The Nuggets’ winning formula often revolves around the dynamic pick-and-roll tandem of Murray and Jokic. It’s a strategy that served them well during their championship run last season, with a combination of a dominant big man and an agile guard causing headaches for opposing defenses.

Lakers Humbling Sweep Analyzing Defeat and LeBron's Future.
Lakers Humbling Sweep Analyzing Defeat and LeBron’s Future.

However, there’s another dimension to their success, and that’s when Aaron Gordon steps up to assert his presence in the paint. By capitalizing on lob passes and backdoor plays from teammates like Jokic and Murray, Gordon kept the Lakers guessing and exploited defensive lapses. His performance on Thursday, where he recorded playoff career highs of 29 points and 15 rebounds, showcased his potential impact in pivotal playoff moments. If Gordon can consistently deliver at this level, it elevates Denver’s game to new heights.

“Aaron Gordon was simply outstanding,” remarked Nuggets coach Malone.

4. Nuggets showcase their depth and cohesion

The Nuggets’ comprehensive victory should serve as a warning to the rest of the league. Apart from the initial eight minutes of the game, Denver asserted dominance on both ends of the floor.

What’s particularly impressive is that they didn’t heavily rely on their star duo of Jokic and Murray. Instead, they showcased balanced scoring, with four players tallying 20 points or more. This victory epitomized the team’s unity and chemistry, as nearly every player who took the court made meaningful contributions.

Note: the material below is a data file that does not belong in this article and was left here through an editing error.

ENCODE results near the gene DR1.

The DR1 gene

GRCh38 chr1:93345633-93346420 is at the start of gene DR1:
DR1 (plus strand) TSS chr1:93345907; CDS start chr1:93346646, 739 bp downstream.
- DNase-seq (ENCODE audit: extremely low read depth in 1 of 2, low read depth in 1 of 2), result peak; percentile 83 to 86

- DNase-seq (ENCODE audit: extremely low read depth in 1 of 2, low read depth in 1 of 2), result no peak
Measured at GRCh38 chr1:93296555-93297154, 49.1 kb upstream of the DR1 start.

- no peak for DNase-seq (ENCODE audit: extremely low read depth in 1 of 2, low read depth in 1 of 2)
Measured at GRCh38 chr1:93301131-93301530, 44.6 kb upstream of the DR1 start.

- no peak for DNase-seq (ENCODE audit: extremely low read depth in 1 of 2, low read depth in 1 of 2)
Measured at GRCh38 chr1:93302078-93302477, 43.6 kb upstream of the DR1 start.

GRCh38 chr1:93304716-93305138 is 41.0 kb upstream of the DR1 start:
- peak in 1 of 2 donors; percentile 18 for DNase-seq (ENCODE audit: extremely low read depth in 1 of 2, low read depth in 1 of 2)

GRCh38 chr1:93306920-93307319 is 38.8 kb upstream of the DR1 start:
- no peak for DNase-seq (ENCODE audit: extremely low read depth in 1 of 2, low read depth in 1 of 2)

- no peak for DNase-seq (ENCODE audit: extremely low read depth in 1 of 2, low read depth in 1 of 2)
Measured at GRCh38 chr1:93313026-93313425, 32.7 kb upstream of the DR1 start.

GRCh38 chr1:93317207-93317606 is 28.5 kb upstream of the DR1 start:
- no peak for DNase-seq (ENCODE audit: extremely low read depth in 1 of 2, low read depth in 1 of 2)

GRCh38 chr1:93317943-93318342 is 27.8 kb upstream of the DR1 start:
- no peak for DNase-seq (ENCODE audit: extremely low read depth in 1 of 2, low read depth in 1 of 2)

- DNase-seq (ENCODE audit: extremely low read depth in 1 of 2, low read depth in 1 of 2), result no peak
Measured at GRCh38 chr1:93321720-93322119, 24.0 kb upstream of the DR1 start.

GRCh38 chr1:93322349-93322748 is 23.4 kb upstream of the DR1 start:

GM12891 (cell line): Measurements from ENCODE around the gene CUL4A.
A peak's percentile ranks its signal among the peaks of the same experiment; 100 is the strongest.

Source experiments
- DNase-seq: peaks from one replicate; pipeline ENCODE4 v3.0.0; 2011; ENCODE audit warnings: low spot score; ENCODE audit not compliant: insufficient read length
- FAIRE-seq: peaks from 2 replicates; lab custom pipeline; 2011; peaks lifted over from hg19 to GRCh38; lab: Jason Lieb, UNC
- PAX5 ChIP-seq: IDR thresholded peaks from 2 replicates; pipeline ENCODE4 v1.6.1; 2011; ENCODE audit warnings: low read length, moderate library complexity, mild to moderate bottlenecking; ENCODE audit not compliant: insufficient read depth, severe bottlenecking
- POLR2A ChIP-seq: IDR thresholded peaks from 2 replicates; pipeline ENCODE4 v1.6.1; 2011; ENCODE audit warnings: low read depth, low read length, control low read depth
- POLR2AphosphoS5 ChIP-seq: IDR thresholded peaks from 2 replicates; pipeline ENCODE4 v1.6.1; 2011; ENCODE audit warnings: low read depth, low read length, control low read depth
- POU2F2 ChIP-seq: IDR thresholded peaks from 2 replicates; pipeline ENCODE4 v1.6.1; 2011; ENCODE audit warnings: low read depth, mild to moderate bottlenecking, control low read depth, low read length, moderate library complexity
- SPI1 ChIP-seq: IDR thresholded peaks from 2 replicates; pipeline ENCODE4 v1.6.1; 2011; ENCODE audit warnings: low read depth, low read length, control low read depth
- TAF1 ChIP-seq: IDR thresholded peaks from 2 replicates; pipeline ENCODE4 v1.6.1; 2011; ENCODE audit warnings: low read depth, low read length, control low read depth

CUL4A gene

Denver’s defensive prowess, especially in crucial moments throughout the series, has also been noteworthy.

“It feels like we have a special connection within this group,” Gordon commented. “There’s a synergy among our starting five.”

As for Jokic’s near-triple-double performance?

“He’s a basketball savant,” Gordon praised.

5. Lakers teetering on the brink of an early offseason

The Lakers now face a daunting task: they must win four consecutive games against a team that has bested them in 11 consecutive matchups, including last summer’s four-game sweep in the Western Conference Finals and the current three-game streak in this series.

It’s essentially a mission impossible scenario, especially considering the historical odds stacked against teams trailing 0-3 in a best-of-seven series — a combined 0-for-151.

Speculation about the fate of role players and Coach Darvin Ham, as well as offseason roster changes, pales in comparison to the pivotal question looming over this defeat: What does losing this series, potentially in a sweep, mean for LeBron James’ future and mentality?

Since joining the Lakers in 2018, LeBron has epitomized the franchise’s championship aspirations. While he’s had a stellar season, turning 40 in December inevitably beckons the specter of decline. With a player option for next season, LeBron will likely opt out and seek a two-year extension. And then there’s the intriguing possibility of the Lakers drafting his son, Bronny, as soon as June.

For a player who unexpectedly found himself in the SoFi Play-In Tournament and now facing imminent elimination in the first round, LeBron must contemplate whether the Lakers can ever assemble a roster formidable enough to challenge a prime Jokic.

The harsh reality is that the NBA landscape has shifted away from LeBron’s dominance, now seemingly under the sway of another player — one with a notable affinity for horses.